A Good Home
27 Aug 2021
Charis Beth Swartley, Jackie Maruschak, Jake R. Robbins
There’s domestic trouble rumbling away in Harvey Kingsley-Elton’s inversely titled A Good Home. Kingsley-Elton directs a 13-minute short which presents Jodie (Charis Beth Swartley), an estranged daughter who makes an unexpected re-entry into her family home, after she sees a video of her brother Charlie (Jake R. Robbins) getting involved in a fight.
Director of Photography Elizabeth Vrklan helps realise A Good Home’s strongest suit—its visuals. The family home is clad entirely in white, while Jodie and Charlie are dressed predominantly in black (a directional choice to get behind). Their dark attire represents the emotional cavern the two find themselves in, though this thematic reading isn’t as important as the aesthetic—it’s plain interesting to look at. The sonics however are on the weaker side. Emily Wong’s orchestral score excessively punctuates intended moments of drama, given that we barely know these characters and their relationships rely on assumed context. And the following point isn’t a specific criticism of Wong—in isolation her sparse, ethereal chamber music would be a stark aural footprint. The problem is sparse, ethereal chamber music is very much a vogue of film scoring in 2021, and in that environment it sounds too familiar.
Now, short films have narrative pressures. Plot and character details that would be automatically included in a feature film have to be sacrificed, but not at the expense of cohesion. There’s a balance between being so explicit you bludgeon the viewer, and being so reticent you lose their attention. In shorts it’s the latter one would expect to crop up, and that’s what happens in A Good Home. Take this official synopsis:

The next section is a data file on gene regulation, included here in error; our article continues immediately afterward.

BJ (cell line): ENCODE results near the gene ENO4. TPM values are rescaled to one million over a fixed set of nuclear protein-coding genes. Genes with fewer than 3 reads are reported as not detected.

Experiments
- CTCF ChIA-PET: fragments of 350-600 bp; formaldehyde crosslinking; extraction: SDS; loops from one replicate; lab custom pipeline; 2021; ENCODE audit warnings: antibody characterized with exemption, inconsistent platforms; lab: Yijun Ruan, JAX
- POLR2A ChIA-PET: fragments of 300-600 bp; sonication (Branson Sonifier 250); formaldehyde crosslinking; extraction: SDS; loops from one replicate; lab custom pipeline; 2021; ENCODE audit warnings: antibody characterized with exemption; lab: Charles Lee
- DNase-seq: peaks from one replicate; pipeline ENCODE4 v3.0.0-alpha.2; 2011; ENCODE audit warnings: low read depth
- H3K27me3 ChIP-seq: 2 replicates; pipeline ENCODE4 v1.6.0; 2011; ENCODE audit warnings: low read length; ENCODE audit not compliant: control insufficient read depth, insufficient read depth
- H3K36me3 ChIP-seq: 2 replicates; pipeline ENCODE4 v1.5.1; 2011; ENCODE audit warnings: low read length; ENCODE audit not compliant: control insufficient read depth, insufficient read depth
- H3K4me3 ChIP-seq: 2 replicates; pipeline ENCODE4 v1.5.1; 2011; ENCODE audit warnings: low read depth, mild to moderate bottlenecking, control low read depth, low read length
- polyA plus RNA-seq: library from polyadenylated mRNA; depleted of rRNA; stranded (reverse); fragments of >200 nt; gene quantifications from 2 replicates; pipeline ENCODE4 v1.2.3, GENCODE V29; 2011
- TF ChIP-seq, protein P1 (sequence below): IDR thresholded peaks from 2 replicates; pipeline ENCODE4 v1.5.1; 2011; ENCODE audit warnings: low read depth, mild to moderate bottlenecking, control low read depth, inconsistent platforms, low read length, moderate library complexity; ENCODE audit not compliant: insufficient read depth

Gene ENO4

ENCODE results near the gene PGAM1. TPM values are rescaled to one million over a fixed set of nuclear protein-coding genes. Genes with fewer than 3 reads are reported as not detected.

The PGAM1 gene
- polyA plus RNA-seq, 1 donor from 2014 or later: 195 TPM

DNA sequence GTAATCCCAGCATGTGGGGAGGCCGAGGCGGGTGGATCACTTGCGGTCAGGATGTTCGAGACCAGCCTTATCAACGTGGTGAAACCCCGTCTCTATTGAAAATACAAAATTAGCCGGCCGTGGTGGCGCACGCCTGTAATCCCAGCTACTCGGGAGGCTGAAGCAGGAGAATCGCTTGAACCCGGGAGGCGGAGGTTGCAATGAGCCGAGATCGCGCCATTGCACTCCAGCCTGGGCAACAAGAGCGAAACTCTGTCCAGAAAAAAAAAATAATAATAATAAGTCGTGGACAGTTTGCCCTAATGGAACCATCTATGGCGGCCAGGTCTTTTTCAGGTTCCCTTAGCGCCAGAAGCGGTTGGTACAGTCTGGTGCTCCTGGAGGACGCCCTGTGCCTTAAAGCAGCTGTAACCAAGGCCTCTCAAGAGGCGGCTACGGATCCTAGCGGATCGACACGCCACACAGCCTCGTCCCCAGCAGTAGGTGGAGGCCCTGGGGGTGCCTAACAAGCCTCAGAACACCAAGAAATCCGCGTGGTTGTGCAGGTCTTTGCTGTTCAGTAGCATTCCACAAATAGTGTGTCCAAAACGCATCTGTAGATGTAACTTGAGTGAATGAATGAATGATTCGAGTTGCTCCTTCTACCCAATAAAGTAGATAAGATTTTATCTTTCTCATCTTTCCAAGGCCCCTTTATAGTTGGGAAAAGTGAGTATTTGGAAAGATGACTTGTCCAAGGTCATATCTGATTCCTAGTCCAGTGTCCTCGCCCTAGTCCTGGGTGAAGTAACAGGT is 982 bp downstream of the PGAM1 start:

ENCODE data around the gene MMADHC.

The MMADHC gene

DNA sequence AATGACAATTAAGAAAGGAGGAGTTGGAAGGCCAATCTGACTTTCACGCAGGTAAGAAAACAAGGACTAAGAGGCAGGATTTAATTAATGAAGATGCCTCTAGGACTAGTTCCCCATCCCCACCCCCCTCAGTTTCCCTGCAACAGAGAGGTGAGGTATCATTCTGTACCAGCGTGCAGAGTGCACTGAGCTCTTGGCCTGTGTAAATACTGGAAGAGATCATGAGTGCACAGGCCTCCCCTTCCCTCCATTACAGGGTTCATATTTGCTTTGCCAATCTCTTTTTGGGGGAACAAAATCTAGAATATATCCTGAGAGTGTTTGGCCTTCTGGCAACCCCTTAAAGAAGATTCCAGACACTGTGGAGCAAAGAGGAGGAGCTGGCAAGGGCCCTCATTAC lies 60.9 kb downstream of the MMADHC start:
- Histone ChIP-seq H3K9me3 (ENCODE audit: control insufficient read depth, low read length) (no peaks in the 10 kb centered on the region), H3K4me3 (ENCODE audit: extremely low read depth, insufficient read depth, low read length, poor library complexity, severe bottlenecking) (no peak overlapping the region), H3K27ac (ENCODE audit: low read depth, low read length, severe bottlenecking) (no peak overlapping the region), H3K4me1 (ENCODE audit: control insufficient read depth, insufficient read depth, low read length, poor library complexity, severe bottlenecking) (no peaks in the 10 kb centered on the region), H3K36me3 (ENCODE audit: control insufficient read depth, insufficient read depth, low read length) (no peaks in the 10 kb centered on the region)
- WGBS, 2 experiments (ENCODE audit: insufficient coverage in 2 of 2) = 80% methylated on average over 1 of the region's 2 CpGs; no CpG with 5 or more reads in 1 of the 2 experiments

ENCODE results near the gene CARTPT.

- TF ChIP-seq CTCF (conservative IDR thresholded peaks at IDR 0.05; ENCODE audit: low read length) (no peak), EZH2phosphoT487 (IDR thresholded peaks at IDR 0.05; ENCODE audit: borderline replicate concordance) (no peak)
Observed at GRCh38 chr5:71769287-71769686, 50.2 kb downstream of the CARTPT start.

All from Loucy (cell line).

"Jodie ran away from a loveless home two years ago, and has been scraping by on her own ever since. After she learns that her younger brother has been fighting people at school, Jodie must re-enter her past life to pull him from their mother's oppressive grasp before his situation gets even worse. After wading through and re-igniting past conflicts with a new perspective, she must decide whether her brother is the one that needs saving after all."
Only Jodie’s estrangement is clearly shown by the film—the rest is a bare sketch. That includes Jodie’s financial position, the "past conflicts", her goal to "save" her brother. Ann’s domineeringness is hinted at, but not portrayed. I suppose we can infer from the synopsis that she is to blame for driving Jodie away, but that’s an inference based on external material and not on what we see. Gladly though, the overall verdict isn’t as downbeat. A Good Home is a well-produced if insubstantial bottle-drama that survives on good looks alone, like a cinematic Love Island contestant.